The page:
After we were crammed into our new ‘quarters’, one of Krndija’s longer streets where the buildings were not yet too destroyed and stolen from by the close-by civilian population, we had to enclose the area with barbed wire ourselves, but at first the families received the permission to stay together, while later the men were housed apart.
In order for the food supplies to be divided we formed groups per counties and later in area groups. My Landsmen trusted this responsibility to me. At first I had to write down all the names to find out just how many people there actually were, because the guards lost the evidence already. After the work was completed, we received the food. At this first count of food and kettle we were advised how much food we would be receiving for each person: 200g bread, 20g flour, 5g salt, 5g oil, peas (or beans) 40g, 200g sauerkraut or 80g corn flour or 100g potatoes (peas, beans, corn flour, sauerkraut, potatoes – one or the other.)
Of course those were only theoretical quantities. We had no opportunity to weight any of it, because we had no scale; to inquire or to complain could cost the life. The cornbread was most often only half way baked; it was supposed to be three kilograms, therefore to be cut in 15 parts. The received food had to be divided without any scales. Different sized cans, pots, baskets and bowls were used (for instance 1 kg flour = 2 cans, 1 kg peas = 1 can, 250g salt = a tiny pot, 780g beans = one can, etc.)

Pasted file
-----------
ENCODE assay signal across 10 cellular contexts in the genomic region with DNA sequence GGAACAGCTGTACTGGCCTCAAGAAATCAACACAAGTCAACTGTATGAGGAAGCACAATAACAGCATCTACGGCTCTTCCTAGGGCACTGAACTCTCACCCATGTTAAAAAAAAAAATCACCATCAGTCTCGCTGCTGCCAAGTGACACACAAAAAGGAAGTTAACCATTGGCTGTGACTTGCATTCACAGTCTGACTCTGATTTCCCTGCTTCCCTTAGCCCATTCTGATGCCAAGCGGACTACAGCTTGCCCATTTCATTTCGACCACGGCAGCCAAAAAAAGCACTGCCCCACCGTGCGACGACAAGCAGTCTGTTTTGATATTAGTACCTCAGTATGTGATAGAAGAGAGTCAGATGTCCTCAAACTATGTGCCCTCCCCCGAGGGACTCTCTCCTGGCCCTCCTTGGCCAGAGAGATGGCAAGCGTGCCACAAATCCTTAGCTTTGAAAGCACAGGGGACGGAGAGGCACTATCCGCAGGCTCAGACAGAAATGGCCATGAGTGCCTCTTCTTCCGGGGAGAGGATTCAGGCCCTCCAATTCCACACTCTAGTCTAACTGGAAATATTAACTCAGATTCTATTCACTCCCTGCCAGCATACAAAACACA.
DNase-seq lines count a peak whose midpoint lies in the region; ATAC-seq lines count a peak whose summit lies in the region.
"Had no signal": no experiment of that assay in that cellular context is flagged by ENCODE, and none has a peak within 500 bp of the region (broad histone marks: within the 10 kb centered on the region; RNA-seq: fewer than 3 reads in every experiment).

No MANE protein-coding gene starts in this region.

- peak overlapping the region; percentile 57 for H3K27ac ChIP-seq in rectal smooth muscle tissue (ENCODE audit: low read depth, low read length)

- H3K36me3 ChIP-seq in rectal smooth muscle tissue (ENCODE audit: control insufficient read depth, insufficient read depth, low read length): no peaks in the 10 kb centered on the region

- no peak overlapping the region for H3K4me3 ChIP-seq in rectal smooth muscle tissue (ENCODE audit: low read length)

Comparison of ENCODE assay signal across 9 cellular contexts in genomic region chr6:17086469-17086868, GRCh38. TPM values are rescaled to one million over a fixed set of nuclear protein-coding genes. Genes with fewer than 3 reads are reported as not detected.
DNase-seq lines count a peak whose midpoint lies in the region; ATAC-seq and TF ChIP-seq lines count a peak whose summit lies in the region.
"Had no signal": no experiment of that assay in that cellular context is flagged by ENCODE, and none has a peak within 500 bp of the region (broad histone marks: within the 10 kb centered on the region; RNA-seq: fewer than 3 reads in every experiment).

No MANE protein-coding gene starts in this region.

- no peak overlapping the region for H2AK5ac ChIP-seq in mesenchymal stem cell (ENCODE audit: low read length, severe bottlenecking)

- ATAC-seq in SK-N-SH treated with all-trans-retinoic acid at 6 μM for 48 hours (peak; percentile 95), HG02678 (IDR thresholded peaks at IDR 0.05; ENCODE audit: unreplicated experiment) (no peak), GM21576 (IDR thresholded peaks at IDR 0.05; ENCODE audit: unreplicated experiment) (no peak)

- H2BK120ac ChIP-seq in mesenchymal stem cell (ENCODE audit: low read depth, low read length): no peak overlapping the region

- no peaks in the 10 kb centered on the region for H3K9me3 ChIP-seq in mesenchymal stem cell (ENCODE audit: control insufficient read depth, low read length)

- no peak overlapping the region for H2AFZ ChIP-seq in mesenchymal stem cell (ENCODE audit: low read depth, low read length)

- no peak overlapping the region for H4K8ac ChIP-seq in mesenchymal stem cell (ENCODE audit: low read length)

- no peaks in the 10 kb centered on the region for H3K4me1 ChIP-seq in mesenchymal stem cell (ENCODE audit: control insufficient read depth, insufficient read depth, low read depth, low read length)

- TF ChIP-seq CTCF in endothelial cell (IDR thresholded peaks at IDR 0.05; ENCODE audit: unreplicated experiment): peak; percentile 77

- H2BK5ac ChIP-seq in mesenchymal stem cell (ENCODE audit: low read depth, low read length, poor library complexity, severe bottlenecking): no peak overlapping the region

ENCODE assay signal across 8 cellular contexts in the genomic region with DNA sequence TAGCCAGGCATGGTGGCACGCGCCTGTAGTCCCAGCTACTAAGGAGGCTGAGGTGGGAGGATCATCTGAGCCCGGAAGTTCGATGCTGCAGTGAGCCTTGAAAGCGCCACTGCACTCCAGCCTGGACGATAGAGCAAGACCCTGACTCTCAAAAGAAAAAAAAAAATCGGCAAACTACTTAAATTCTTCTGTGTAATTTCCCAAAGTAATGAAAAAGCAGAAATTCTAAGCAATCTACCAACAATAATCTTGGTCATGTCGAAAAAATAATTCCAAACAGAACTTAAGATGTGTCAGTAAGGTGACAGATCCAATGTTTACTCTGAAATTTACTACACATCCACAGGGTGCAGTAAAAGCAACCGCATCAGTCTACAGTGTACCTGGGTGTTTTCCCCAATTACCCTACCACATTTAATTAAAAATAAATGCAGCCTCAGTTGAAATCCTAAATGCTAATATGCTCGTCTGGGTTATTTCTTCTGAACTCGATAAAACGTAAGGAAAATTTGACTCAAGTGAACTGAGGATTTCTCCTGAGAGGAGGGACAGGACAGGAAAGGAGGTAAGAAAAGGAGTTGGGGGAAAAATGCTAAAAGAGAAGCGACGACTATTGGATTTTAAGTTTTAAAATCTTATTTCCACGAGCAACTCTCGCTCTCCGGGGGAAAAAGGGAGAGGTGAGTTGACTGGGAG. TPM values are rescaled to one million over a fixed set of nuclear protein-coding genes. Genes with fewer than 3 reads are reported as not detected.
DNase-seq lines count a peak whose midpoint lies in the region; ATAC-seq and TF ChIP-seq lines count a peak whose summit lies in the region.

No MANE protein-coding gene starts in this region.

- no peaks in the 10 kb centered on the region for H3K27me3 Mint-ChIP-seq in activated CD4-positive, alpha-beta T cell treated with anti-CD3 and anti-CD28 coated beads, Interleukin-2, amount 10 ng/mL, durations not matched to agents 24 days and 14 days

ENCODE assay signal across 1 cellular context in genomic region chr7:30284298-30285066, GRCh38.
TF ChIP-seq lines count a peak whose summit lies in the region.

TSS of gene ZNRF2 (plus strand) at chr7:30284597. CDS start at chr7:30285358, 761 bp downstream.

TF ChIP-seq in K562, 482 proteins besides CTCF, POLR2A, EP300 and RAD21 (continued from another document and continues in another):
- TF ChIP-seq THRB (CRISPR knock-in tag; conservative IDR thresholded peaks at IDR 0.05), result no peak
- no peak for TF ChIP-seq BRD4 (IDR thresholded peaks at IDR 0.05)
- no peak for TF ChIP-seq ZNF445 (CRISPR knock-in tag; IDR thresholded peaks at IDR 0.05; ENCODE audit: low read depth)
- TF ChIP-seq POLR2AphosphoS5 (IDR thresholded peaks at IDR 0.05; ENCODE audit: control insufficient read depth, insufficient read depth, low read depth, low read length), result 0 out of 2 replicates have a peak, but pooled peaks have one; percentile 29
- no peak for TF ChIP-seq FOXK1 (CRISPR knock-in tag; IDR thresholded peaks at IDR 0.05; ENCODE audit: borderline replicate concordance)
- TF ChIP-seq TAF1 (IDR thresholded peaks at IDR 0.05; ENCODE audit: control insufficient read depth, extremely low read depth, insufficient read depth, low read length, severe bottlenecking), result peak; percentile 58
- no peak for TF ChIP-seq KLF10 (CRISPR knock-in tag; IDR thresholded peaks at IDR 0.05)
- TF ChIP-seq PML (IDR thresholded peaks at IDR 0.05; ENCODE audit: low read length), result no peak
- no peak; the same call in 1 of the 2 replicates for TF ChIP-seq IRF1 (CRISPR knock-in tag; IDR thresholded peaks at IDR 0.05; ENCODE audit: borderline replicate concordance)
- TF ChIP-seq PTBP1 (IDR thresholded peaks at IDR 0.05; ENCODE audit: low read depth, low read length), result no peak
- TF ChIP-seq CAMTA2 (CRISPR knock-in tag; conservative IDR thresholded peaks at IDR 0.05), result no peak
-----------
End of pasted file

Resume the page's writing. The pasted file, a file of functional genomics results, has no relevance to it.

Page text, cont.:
(Note of the translator: now follows a theoretical table of the food supplies. Since the reality was much different that table is not of any interest to the actual documentation and is here omited.)
At the same time as the Krndija concentration cam was being organized, other efforts were being undertaken to herd most of the ethnic Germans from the area of Croatia-Slavonia into Krndija. Here were assembled from the cities, market towns or counties of: Vinkovci, Djakovo, Slavonski-Brod, Bijeljina, Brcko, Zupanja, Zagreb, Kutina, Bjelovar, Slatina, Pozega, Vukovar as well as from a few other counties. – Osijek (Esseg) and other counties were in the camps of Valpovo, Josipovac, Tenje and in a camp in Baranya.
The highest number of internees was about 3,000 people. This number changed often. Through continued imprisonments new people arrived all the time. Already at Josipovac the men were sent to slave labour: agricultural work, brick factory, cart factory in Brod, etc. The farmers from the surrounding areas could later purchase ‘slaves’ from the camp for their work. As I remember 15 dinars were paid to the camp commander per day per had. Many took this opportunity to at least for a short time escape the hunger, louse and flea miseries.
One part of the ethnic Germans from Croatia-Slavonia area spent from 15th of August 1945 to middle of May 1946 in this starvation camp. During this time about 1,300 people died there through hunger and killings.